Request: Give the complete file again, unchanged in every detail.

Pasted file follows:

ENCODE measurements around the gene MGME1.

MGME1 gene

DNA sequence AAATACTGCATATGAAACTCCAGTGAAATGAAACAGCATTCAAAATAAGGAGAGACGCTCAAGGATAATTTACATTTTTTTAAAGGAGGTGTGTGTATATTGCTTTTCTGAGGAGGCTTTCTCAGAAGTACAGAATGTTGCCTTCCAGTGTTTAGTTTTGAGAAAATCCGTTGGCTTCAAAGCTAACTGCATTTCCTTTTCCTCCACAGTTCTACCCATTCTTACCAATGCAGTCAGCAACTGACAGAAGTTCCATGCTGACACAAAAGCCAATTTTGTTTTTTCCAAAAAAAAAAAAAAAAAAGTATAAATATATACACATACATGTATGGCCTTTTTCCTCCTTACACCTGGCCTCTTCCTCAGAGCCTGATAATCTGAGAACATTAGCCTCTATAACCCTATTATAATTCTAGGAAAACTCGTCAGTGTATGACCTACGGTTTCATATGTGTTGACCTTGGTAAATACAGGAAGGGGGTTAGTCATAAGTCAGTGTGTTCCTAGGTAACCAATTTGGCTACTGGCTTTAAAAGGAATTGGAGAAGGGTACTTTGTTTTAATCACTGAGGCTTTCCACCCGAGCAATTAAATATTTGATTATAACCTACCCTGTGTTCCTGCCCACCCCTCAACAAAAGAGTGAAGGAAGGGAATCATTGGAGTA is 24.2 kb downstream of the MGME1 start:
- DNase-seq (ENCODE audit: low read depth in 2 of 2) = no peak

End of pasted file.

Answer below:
ENCODE measurements around the gene MGME1.

MGME1 gene

DNA sequence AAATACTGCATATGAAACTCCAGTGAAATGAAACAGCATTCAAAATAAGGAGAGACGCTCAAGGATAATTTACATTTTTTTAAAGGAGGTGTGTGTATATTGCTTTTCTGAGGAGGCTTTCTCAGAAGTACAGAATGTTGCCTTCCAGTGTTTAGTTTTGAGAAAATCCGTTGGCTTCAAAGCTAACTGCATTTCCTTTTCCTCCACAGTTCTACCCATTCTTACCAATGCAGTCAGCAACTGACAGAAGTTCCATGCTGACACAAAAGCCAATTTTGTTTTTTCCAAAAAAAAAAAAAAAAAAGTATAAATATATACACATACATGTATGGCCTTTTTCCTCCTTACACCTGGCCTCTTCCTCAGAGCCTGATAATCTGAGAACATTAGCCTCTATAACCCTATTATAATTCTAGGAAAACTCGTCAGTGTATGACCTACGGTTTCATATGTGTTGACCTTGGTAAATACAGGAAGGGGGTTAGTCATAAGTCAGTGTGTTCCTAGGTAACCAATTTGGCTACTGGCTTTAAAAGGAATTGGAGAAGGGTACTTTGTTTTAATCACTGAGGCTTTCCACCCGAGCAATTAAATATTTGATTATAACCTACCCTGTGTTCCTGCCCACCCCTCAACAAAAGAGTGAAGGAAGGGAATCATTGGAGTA is 24.2 kb downstream of the MGME1 start:
- DNase-seq (ENCODE audit: low read depth in 2 of 2) = no peak